my miscellany

The First Sunday after Pentecost: Trinity Sunday, 2023 — 4 Jun 23

The First Sunday after Pentecost: Trinity Sunday, 2023

Sun and Moon, from Art in the Christian Tradition, a project of the Vanderbilt Divinity Library, Nashville, TN. https://diglib.library.vanderbilt.edu/act-imagelink.pl?RC=57384 [retrieved June 5, 2023]. Original source: https://commons.wikimedia.org/wiki/File:Sun_and_Moon,_Nagy_Imre_Community_Centre,_2016_Csepel-Csillagtelep.jpg.

RCL Year A, Trinity Sunday
Genesis 1:1–2:4a, Psalm 8, II Corinthians 13:11-13, Saint Matthew 28:16-20

Trinity Sunday puts every preacher in a difficult position. If we preachers attempt to describe or to illustrate the doctrine of the Holy Trinity, we fail. If we do not attempt to describe or to illustrate the doctrine of the Holy Trinity, we likewise fail for not making the attempt.

The reason for inevitable failure is quite simple. The central doctrine of the Christian faith is a mystery in the strict sense: the Holy Trinity itself revealed the doctrine of the Holy Trinity to the church who regarded it as beyond human understanding. No human being fully comprehends God, and so no human being can describe or illustrate what no human being understands.

The mystery remains even though Christians have agreed to express the mystery in certain ways. God exists in three Persons and one substance, Father, Son, and Holy Spirit. God is one, yet self-differentiated. God is one God equally in three distinct modes of existence, yet remains one through all eternity. These few examples just about exhaust the acceptable and orthodox descriptions.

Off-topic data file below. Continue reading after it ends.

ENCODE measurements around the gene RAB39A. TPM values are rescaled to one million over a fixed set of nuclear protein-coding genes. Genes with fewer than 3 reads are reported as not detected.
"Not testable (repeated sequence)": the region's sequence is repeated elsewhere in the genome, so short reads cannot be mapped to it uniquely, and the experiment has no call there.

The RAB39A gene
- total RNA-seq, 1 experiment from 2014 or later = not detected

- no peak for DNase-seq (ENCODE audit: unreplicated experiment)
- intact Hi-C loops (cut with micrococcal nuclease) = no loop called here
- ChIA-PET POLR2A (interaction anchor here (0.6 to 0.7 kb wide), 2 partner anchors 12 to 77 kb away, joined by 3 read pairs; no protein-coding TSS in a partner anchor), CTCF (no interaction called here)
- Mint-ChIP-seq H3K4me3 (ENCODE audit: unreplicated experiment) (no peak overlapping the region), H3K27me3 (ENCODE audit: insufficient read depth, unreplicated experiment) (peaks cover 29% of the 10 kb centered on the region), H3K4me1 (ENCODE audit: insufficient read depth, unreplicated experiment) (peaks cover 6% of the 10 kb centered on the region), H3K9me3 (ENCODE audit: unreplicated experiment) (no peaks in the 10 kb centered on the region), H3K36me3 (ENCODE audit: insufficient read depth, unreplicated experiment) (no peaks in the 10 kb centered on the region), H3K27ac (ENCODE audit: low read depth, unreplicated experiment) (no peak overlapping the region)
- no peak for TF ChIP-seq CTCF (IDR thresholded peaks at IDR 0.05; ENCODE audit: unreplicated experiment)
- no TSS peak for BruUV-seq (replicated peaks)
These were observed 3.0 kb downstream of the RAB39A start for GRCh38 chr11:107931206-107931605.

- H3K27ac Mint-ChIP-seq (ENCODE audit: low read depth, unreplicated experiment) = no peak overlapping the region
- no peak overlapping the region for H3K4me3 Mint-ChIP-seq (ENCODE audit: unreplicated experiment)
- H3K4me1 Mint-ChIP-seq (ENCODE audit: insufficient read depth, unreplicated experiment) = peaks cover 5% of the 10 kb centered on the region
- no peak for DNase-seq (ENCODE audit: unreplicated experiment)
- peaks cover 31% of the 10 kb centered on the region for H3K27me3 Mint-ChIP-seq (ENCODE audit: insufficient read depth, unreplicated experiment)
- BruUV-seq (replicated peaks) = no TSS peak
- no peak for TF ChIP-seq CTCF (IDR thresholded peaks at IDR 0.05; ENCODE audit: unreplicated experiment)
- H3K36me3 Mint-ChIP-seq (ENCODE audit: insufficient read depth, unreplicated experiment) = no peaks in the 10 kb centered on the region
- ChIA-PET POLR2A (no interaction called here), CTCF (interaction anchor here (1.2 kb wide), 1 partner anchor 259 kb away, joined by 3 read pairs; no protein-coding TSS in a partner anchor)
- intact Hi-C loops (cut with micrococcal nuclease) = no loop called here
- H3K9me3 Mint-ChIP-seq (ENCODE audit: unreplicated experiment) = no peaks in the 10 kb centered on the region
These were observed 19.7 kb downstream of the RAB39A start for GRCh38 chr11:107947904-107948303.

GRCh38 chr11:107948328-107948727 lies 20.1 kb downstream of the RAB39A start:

At the Councils of Nicæa, in 325, and Constantinople, in 371, the doctrine was defined in its simplest outlines. These Councils occurred at about the same time as the 27 books were being associated as the New Testament. By far, the most influential text upon the doctrine of the Trinity in the New Testament is the Gospel today, where the three Persons of the Trinity are mentioned in the baptismal formula at the very end of Saint Matthew.

Some remarkable themes are woven in the five verses of today’s Gospel. The Father has given Jesus supreme and universal authority. The disciples are to share their discipleship not only with their fellow Jews but with the Gentiles also. The spirit of the risen Jesus will guide and protect the church until God’s kingdom comes in its fullness.

If we can find it within ourselves to trust the Holy Trinity to be God, and if we can trust the Holy Trinity to carry out these themes, there really is very little that we need to put upon ourselves. It is enough if we earnestly declare, with the Psalmist, “O Lord our Governor * how exalted is your Name in all the world!”[1]

[1] Psalm 8:10.

%d bloggers like this: